Spurtle, the Scotsman’s Equivalent of a Spoon

Box Elder Spurtle

Shakespeare immortalized the phrase, “To be or not to be? That is the…”But wait, allow me to interrupt. When you have cooked to perfection a cut of meat, say a hamlet, and want a side dish of eggs and mushrooms scrambled together; the real question is, “To spurtle or to spoon?”

The Spurtle in Hand

A spurtle fits your hand and forms a natural extension unrivaled by a spoon. It is equally at home scrambling eggs or stirring your breakfast porridge.

I suspect that the spurtle predates the spoon by some number of generations. Probably the spoon was invented by some spurtle-wielding cook grown tired of trying to dip out a bowl of soup. Then in our zeal to economize, we thought to make shift with a spoon alone.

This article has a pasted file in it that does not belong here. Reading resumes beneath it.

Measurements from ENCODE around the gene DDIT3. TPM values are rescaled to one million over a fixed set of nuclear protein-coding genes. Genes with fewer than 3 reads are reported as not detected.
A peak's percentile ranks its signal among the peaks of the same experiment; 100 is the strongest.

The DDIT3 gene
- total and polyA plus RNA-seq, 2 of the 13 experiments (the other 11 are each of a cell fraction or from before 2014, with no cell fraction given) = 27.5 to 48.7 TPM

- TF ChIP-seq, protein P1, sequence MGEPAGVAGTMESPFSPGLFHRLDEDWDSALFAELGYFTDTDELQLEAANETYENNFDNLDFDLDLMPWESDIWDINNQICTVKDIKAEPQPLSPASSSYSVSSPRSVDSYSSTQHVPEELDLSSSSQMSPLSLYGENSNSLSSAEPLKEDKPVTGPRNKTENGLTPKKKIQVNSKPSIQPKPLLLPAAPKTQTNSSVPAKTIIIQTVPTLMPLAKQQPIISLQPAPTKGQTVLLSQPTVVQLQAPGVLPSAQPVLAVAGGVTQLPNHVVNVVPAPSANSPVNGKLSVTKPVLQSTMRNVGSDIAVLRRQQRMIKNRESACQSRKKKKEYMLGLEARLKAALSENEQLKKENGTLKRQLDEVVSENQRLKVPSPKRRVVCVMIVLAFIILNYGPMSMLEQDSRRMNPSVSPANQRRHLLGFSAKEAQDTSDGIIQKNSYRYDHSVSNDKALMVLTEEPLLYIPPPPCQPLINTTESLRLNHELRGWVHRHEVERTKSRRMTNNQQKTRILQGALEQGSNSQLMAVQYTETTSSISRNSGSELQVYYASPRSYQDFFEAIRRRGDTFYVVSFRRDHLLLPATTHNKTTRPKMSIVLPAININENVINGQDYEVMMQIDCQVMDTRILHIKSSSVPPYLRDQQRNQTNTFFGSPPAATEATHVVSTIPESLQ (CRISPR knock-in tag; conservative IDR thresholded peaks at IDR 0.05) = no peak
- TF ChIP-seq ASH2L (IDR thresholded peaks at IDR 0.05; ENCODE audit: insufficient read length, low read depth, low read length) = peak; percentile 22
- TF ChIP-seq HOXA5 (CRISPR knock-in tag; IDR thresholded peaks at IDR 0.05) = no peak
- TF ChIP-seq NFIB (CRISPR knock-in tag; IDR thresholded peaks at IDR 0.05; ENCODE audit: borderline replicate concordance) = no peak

Inherent in the question, “To spurtle or to spoon?” is the rediscovery of which promotes natural movements. Using a spurtle means using the joints of the arm in a natural motion. Spooning causes the wrist to move in a repetitively circular motion. So save your joints and spurtle after this.

If you are not able to turn your own spurtle, contact me for details on how to order. Cost: $25.00 plus shipping.

Ellis Hein, author of The Woodturner’s Project Book

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About Ellis Hein

I am a woodturner and the author of The Woodturner's Project Book. I have a life-long interest in the gospel preached by George Fox and the early Quakers. You can see some of my material on that subject at http://nffquaker.org/profiles/blog/list?user=1zw2th7nj9p89.
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